Vehicle Impoundment

One of the interventions in MV PICCS is for vehicles to be seized from driving while impaired (DWI) offenders and stored in an impound lot for a period of time; this is referred to as vehicle impoundment.1 An offender can either reclaim or surrender his or her vehicle when the impoundment period ends.1

Effectiveness and Use of Vehicle Impoundment

Several studies indicate recidivism (continued alcohol-impaired driving, as measured by re-arrest) is reduced while the vehicle is in custody and after the vehicle has been released.1-4 An evaluation of the 1993 introduction of a 90–180 day vehicle impoundment after second or third DWI arrest in Hamilton County, Ohio, found reductions in recidivism both during and after impoundment for those who received this sanction compared to those who did not.4 A 1994–1995 evaluation in California of first-time and repeat offenders arrested for driving while unlicensed or with a revoked/suspended license found fewer subsequent traffic convictions and crashes among those whose vehicles had been impounded compared to those whose vehicles had not been impounded.2 An evaluation of the 2010 introduction of a seven-day impoundment after DWI arrest in Ontario, Canada, found a reduction in recidivism in the three months following license reinstatement.3

The studies above found evidence that vehicle impoundment reduces recidivism, but two studies of the same programs did not find evidence that they changed the behavior of those who had not yet experienced impoundment. A second evaluation of the California law found similar crash rates among drivers with suspended/revoked licenses (who would be eligible for impoundment) and drivers with valid licenses.5 Similarly, a second study of the Ontario, Canada, seven-day vehicle impoundment law found that the new program did not have an effect on the total number of collisions involving impaired drivers in the province.6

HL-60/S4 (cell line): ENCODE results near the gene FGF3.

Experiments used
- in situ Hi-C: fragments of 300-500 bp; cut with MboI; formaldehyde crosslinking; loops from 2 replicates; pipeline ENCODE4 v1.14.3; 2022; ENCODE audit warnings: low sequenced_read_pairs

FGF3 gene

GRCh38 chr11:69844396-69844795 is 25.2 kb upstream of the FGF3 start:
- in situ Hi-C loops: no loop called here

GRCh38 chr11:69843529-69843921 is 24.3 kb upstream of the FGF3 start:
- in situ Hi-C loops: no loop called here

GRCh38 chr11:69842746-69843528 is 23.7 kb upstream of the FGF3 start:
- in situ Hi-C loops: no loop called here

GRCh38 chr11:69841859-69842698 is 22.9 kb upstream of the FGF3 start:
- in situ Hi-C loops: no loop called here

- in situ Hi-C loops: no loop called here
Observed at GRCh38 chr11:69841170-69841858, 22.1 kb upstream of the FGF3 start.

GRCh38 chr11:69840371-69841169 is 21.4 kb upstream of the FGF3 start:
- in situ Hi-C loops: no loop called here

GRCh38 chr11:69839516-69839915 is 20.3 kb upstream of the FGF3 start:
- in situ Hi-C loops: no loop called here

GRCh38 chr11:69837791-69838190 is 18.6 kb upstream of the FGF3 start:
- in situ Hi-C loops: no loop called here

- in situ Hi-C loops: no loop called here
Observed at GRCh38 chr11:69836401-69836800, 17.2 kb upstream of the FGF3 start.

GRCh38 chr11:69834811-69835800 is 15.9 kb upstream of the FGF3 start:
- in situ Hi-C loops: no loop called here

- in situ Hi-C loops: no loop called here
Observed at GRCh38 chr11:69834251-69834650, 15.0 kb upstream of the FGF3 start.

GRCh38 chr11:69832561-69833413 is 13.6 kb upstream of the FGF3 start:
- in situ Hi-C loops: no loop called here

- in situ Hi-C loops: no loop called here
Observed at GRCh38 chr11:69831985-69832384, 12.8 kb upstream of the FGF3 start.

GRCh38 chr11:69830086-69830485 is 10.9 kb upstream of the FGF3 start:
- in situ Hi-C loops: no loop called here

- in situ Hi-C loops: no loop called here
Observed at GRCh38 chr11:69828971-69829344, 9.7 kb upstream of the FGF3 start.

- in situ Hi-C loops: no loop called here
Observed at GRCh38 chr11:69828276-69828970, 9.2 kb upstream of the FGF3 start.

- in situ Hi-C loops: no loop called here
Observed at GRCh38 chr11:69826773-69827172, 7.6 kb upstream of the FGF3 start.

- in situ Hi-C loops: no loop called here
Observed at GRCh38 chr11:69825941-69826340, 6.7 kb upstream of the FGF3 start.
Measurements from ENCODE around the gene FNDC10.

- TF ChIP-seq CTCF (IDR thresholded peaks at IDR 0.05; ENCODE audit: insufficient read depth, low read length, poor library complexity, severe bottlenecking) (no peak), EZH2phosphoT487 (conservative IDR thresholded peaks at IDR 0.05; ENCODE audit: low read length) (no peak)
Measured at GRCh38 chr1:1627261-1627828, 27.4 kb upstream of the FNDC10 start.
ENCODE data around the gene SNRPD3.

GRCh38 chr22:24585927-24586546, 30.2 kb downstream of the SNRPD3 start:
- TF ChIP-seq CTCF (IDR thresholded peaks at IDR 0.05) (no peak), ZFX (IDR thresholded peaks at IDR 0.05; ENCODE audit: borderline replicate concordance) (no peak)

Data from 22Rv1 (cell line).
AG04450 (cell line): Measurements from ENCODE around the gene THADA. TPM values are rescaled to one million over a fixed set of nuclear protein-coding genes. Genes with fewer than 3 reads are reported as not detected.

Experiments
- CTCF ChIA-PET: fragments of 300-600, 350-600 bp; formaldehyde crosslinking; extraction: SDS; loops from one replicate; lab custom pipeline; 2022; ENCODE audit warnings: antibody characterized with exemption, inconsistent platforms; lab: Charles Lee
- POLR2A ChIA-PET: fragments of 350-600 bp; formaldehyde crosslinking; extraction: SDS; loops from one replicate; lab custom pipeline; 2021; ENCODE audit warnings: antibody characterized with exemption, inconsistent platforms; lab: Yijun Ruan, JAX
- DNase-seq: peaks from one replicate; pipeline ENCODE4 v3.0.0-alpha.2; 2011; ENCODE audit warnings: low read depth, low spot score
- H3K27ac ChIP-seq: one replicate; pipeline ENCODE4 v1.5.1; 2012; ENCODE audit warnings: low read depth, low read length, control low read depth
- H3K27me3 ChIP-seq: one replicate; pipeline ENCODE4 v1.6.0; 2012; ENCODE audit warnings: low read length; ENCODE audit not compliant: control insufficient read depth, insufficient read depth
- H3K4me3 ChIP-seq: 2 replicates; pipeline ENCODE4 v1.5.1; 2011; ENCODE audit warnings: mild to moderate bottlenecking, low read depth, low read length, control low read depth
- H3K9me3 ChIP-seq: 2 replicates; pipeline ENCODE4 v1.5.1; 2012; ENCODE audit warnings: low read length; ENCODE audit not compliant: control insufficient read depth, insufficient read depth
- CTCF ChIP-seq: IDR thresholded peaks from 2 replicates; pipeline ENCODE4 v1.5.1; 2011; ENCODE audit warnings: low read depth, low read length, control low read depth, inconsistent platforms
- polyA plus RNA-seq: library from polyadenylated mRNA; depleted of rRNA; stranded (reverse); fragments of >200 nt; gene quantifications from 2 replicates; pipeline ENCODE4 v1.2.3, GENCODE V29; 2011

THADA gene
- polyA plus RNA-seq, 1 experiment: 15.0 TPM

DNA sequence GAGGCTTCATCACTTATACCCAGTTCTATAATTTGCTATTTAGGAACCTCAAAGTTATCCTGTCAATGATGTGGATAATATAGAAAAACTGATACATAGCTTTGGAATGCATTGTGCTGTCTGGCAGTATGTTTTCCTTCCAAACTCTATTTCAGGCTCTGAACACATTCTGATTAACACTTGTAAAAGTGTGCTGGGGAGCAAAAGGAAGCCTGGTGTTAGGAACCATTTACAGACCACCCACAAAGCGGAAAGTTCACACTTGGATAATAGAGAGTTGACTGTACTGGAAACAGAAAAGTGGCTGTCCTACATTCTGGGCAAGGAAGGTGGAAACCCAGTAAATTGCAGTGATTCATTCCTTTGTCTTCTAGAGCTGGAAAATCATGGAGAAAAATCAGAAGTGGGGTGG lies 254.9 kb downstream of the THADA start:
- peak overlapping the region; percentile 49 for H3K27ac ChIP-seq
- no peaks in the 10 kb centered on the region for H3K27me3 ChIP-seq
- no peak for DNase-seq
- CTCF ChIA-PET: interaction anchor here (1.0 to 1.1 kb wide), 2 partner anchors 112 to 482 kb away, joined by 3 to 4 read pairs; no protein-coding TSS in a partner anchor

Vehicle-based sanctions have been applied principally to repeat DWI offenders historically, but there is variability among states.1

Recent or Current Legislation by State

Please see the most recent NHTSA Digest of Impaired Driving and Selected Beverage Control Lawsexternal icon for recent information on vehicle impoundment laws by state.7

Costs of Vehicle Impoundment and Time to Implement

Vehicle impoundment programs can be structured so they are administered by towing contractors and supported by the sale of unclaimed vehicles or by fees paid by drivers to reclaim their vehicles.1 Vehicle impoundment can be costly because owners might abandon low-value vehicles instead of paying storage fees, which can be up to $95 per day.1,8

Generally, license plate and vehicle sanctions require several months to implement, and administrative structures to process the sanctions are needed.1

Other Issues and Resources

You can read Chapter 1, Section 4.3 of NHTSA’s Countermeasures that Work: A Highway Safety Countermeasure Guide for State Highway Safety Officespdf iconexternal icon to learn more about the topics above and other issues related to vehicle impoundment, such as to whom vehicle sanctions are applied and administrative issues(Tenth Edition, 2020).1 More information is also available in Strategy 2.1 C1 in Guidance for Implementation of the AASHTO Strategic Highway Safety Plan, Volume 2: A guide for addressing collisions involving unlicensed drivers and drivers with suspended or revoked licensespdf iconexternal icon.8

You can read the RAND Corporation’s final reports for MV PICCS 1.0/2.0external icon and MV PICCS 3.0external icon for more information about how effectiveness and costs were incorporated into the MV PICCS tool for this intervention.